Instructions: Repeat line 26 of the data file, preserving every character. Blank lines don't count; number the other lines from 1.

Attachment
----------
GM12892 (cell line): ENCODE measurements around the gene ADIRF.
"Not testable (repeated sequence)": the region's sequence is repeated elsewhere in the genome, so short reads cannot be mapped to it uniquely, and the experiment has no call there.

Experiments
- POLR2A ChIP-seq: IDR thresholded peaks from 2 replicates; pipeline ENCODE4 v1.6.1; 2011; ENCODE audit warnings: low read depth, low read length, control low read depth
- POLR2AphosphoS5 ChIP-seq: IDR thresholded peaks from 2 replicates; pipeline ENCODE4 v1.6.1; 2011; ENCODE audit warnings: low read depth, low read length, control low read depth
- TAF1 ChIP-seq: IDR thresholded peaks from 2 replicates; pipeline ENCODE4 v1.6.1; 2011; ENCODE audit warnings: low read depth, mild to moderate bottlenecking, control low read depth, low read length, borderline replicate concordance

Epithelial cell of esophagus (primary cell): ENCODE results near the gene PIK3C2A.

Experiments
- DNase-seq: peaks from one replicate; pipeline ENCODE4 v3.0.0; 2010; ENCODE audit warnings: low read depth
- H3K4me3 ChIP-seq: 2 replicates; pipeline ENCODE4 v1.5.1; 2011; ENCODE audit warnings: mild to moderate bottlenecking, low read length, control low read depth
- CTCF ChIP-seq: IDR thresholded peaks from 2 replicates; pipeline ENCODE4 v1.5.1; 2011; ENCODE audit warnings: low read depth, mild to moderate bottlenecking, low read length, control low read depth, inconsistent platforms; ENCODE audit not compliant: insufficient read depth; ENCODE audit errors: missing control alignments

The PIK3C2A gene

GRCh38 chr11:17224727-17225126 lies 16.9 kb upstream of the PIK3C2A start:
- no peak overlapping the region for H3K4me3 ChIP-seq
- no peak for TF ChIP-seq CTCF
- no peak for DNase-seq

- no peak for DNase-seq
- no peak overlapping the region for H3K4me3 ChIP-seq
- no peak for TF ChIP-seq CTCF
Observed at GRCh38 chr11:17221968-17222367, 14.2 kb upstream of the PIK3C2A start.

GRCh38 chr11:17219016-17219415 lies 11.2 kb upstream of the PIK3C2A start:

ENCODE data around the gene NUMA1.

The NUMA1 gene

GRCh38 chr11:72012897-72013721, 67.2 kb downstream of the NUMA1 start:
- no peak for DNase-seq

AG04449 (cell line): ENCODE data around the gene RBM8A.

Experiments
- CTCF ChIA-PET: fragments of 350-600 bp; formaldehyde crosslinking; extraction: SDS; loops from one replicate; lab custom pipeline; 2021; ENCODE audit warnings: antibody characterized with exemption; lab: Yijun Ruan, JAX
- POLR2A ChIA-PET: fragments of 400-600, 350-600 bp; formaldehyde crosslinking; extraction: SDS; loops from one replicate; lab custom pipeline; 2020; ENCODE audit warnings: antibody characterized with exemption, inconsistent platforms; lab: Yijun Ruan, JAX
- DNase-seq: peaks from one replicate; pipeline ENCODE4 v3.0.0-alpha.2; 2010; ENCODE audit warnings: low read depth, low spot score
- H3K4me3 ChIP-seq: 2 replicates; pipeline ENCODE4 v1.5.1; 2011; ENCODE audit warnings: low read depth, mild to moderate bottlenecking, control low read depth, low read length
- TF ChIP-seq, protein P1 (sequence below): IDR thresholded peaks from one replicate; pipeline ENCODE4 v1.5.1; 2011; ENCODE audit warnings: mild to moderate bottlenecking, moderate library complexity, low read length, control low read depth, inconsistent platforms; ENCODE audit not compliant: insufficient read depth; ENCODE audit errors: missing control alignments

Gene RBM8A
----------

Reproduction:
AG04449 (cell line): ENCODE data around the gene RBM8A.